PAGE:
Du Bois's works spread across a wide range of genres and subjects including history, sociology, fiction, biography, and autobiography. His most celebrated work, The Souls of Black Folk, is a collection of fourteen essays that comment on the state of blacks in America. According to Arnold Rampersad, The Souls of Black Folk became "perhaps the most influential work on blacks in America since Uncle Tom's Cabin." In the essay "On Mr. Booker T. Washington and Others," Du Bois praised Washington for preaching "Thrift, Patience, and Industrial Training," but condemned his apologies to those in power, maintaining that Washington "does not rightly value the privilege and duty of voting, belittles the emasculating effects of caste distinctions and opposes the higher training of our brighter minds." Other essays were largely autobiographical and discussed the "twoness" of being both American and black—"two warring ideals in one dark body, whose dogged strength alone keeps it from being torn asunder." The Philadelphia Negro (1899) is a systematic, sociological study of Philadelphia's black population. Commissioned by the University of Pennsylvania, the study includes data gathered from approximately 5,000 interviews and pioneered the scholarly study of black Americans. Du Bois's historical works include The Gift of Black Folk (1924), which examines the contributions blacks have made to civilization; Black Reconstruction (1935), a revisionist interpretation that employs a Marxist perspective and focuses on the role blacks played in Reconstruction; and Black Folk, Then and Now (1939), in which Du Bois outlined the history of blacks in Africa and America. In addition to his nonfiction, Du Bois also published five novels during his career. The Quest of the Silver Fleece (1911) centers on a young black man who, after gaining some education, travels North, where he becomes involved in politics and then returns to the South to further the struggle of blacks for education and a better life. Dark Princess, published in 1928, concerns a young black man who, embittered by racism, leaves America for Europe, where he becomes involved in politics and a plot against colonialism. The Black Flame (1976) trilogy includes The Ordeal of Mansart (1957), Mansart Builds a School (1959), and Worlds of Color (1961). The trilogy centers on the life of a black man who strives to serve his race as a teacher. Though not gifted intellectually, the protagonist is honorable and through his story, Du Bois dramatizes the major events of black history in America and the culture of the American South. Capitalism is depicted in a negative fashion in the novels whereas socialism is portrayed in a positive light.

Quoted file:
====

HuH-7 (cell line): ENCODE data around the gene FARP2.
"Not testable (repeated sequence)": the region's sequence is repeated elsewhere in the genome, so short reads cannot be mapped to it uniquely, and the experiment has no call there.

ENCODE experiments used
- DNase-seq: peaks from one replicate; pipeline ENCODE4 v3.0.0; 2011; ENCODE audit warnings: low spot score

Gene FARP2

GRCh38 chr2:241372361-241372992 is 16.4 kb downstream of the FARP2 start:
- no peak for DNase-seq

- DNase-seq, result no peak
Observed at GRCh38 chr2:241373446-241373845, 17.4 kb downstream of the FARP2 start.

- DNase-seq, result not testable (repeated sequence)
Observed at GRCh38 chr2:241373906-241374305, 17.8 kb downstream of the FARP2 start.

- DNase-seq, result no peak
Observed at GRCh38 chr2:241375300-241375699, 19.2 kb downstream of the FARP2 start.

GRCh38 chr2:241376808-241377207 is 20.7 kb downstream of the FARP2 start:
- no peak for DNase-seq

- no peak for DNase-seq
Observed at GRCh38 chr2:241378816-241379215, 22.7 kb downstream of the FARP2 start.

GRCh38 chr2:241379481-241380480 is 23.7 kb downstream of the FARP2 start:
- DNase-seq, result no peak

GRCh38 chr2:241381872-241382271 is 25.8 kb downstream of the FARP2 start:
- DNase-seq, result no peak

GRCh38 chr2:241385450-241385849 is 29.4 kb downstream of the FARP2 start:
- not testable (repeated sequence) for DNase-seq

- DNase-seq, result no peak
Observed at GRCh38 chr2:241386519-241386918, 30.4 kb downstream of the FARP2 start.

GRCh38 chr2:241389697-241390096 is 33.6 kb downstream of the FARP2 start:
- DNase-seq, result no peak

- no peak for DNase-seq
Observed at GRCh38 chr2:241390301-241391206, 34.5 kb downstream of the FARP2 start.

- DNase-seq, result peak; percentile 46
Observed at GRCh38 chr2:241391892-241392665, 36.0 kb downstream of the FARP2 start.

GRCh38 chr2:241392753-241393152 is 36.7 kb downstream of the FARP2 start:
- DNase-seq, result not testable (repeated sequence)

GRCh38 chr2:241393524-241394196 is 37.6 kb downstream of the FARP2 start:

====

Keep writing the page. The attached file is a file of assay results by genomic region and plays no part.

Much of the commentary on Du Bois has centered on his controversial political views, particularly his turn toward Communism and support for Stalinism. His fiction, for example, has been largely ignored. Nevertheless, many of Du Bois's works are considered ground-breaking. The Philadelphia Negro, for example, was the first systematic study of an urban black population, while The Souls of Black Folk, scholars contend, remains one of the most profound and succinct delineations of the dilemma of black Americans. "The problem of the twentieth century is the problem of the color line," declared Du Bois to the Pan-African Congress in 1900, and his famous statement, which became the introduction to The Souls of Black Folk, has been hailed as prophetic. Despite the controversy that surrounded his ideas and actions throughout his lifetime, Du Bois continued to fight for equality between races. Arnold Rampersad wrote: "Far more powerfully than any other American intellectual, [Du Bois] explicated the mysteries of race in a nation which, proud of its racial pluralism, has just begun to show remorse for crimes inspired by racism."